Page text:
Uganda: Threats to civil and human rights reach crisis point

ARTICLE 19 condemns the continued attacks directed against civil society and human rights defenders by the Ugandan government.

Over his 28 years in power, Museveni’s government has increasingly suppressed freedom of expression, peaceful assembly and association and threatened civil society groups working on a range of issues, including corruption, land, oil, and good governance. In the last 6 months the Uganda government has brought into law the regressive Public Order Management Act, has enacted the Anti-Pornography Act, and now the Anti-Homosexuality Act. “President Museveni highlighted just how dire the human rights situation has become by signing the Anti-homosexuality Bill into law,” said Henry Maina, Director of ARTICLE 19 East Africa. “This Act is the latest in a long line of initiatives designed to curtail fundamental freedoms in the country, notably freedom of expression and assembly. A person in Uganda can now go to prison for expressing an opinion.” The Anti-Homosexuality Act not only criminalises and provides life imprisonment for same-sex conduct, but also provides in Article 13 between 5 and 7 years imprisonment for the “promotion of homosexuality”.

This provision is particularly broad. It encompasses broadcasting, disseminating or publishing “pornographic” materials, funding or sponsoring homosexuality or other “related activities”, and the use of digital technologies for “homosexuality or promoting homosexuality”. Almost all of these key terms are not defined. “This Act is a direct attack on the freedom of expression, peaceful assembly and association rights of all people, and seeks to undermine civil society and public debate” said Thomas Hughes, Executive Director of ARTICLE 19. “This will deny people information that is essential to engaging in public life and asserting other fundamental rights – in particular the right to an education and the right to health in areas as critical as HIV prevention and treatment” The Ugandan Human Rights Commission and Uganda Law Society have publicly criticised the Anti-Homosexuality Act as unconstitutional. Uganda’s Constitution contains strong protections for the right to freedoms of expression, assembly and association (Article 29) on the basis of equality and freedom from discrimination (Article 21). Uganda has ratified the International Covenant on Civil and Political Rights (ICCPR), which protects these rights on terms of equality, including on the basis of sexual orientation. These rights are also protected in the African Charter on Human and Peoples’ Rights, on terms of equality and non-discrimination.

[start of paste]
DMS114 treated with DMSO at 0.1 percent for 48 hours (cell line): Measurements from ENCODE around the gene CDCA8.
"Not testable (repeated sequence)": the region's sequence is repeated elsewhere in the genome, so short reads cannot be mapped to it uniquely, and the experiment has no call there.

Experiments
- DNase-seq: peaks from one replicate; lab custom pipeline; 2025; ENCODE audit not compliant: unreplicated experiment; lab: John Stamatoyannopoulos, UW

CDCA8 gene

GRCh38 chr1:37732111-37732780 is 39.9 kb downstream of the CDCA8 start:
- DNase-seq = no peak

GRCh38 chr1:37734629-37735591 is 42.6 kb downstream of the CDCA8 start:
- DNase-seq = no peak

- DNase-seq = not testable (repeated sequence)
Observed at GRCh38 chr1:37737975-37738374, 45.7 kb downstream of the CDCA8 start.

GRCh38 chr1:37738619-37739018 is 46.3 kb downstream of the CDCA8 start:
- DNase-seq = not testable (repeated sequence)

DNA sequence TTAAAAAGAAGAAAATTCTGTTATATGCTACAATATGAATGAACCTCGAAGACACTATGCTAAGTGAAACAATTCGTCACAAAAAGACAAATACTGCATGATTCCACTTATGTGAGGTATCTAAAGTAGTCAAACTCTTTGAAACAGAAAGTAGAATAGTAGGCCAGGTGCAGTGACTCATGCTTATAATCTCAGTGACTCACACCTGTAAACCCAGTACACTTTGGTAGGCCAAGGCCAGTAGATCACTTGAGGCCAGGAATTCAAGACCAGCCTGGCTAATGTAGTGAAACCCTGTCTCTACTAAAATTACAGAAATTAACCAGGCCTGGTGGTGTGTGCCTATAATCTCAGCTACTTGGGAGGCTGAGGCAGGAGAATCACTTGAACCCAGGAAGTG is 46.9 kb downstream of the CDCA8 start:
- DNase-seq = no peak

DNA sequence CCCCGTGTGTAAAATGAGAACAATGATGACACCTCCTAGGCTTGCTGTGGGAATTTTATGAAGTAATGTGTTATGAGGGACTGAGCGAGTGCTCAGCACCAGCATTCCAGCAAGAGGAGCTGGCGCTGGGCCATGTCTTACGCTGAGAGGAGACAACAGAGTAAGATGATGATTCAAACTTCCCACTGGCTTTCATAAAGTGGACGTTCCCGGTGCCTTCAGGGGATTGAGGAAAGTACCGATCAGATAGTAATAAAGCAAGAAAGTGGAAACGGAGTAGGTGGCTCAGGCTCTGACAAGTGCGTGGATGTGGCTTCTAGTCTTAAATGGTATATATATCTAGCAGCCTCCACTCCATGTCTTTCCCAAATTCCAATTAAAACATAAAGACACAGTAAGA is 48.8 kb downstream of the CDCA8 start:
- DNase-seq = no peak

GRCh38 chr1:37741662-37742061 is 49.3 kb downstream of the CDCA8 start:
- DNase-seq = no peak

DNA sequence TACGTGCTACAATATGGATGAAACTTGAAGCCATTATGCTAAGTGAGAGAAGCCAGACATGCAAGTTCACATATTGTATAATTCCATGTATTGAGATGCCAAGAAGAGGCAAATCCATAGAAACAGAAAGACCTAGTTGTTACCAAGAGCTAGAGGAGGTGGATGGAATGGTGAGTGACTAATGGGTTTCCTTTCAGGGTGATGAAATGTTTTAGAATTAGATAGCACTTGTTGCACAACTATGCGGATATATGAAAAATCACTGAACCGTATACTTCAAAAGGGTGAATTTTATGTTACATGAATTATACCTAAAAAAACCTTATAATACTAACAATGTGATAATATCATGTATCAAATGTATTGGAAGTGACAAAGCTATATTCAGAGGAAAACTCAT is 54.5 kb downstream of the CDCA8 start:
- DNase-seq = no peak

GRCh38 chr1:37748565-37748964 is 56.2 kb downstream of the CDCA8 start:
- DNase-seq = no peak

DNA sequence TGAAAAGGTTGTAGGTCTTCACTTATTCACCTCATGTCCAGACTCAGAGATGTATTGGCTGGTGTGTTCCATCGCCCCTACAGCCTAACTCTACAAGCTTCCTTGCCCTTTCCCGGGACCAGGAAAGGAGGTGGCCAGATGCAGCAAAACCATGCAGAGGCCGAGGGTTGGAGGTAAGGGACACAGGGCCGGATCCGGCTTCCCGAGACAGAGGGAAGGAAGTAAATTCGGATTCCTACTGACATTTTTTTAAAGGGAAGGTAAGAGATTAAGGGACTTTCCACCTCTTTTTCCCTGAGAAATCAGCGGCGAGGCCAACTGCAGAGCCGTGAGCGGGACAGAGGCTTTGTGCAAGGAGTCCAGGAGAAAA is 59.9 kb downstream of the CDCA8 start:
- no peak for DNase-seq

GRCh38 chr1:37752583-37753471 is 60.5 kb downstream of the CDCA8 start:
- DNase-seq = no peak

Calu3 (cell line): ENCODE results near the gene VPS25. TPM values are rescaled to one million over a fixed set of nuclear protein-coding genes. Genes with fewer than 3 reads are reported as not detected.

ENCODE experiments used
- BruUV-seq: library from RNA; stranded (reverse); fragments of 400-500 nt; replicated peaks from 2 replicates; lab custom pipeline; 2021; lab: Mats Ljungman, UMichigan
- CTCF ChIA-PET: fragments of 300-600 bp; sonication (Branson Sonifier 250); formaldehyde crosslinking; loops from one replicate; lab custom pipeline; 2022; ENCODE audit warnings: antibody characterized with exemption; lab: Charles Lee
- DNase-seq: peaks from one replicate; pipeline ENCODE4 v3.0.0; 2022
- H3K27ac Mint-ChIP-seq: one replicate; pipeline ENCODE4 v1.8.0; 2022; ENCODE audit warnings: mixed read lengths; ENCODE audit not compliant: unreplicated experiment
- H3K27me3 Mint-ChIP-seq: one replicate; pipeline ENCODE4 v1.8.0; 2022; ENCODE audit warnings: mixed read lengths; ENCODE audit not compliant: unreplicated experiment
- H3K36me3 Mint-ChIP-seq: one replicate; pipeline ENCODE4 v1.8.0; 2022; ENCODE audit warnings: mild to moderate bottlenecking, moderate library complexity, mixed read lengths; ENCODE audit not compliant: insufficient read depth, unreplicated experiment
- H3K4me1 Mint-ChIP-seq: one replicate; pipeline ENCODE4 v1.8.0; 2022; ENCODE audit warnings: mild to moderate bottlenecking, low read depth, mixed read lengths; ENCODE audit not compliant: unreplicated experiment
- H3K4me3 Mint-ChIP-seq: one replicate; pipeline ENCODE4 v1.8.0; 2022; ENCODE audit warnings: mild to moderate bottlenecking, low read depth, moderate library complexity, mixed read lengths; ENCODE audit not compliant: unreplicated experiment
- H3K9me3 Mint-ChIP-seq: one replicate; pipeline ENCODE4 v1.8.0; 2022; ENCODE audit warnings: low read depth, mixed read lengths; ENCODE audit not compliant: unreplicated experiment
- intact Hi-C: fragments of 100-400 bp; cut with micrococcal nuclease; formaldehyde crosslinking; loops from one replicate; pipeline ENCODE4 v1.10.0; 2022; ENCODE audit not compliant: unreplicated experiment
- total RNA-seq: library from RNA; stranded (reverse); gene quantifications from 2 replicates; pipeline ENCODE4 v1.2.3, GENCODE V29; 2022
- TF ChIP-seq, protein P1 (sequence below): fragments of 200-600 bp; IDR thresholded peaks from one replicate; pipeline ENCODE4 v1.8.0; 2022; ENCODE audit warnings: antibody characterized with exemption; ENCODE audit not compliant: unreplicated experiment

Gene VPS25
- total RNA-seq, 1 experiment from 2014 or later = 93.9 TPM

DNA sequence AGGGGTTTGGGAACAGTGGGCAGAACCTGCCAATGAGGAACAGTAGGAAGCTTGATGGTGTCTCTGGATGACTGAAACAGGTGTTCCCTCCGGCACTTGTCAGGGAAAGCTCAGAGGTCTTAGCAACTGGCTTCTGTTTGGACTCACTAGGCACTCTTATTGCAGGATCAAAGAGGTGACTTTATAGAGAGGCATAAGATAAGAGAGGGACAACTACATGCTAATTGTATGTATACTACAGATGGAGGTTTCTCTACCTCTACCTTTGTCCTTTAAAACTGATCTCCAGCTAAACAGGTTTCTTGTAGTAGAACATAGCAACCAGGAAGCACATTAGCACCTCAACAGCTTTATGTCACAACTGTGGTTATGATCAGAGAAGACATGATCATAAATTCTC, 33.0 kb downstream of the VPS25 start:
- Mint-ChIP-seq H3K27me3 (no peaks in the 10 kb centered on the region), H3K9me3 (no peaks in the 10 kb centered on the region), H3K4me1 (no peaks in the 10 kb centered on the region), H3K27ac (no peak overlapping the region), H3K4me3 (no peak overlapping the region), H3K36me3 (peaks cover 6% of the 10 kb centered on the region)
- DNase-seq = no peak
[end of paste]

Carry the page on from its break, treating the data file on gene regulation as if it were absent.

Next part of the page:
The Anti-Homosexuality Act is already creating a hostile, violent and discriminatory environment for civil society in Uganda, in particular lesbian, gay, bisexual and transgender (LGBT) people. The day after the law was adopted, Ugandan tabloid “Red Pepper” published the names, photos and addresses of the “Top 200 Homosexuals” in the country. In 2011, human rights activist David Kato was murdered shortly after his name appeared in a similar list published by the paper “Rolling Stone” (now defunct), which called for the execution of homosexuals. In that instance, the High Court of Uganda ruled that the publication violated the rights to dignity and privacy. 

 

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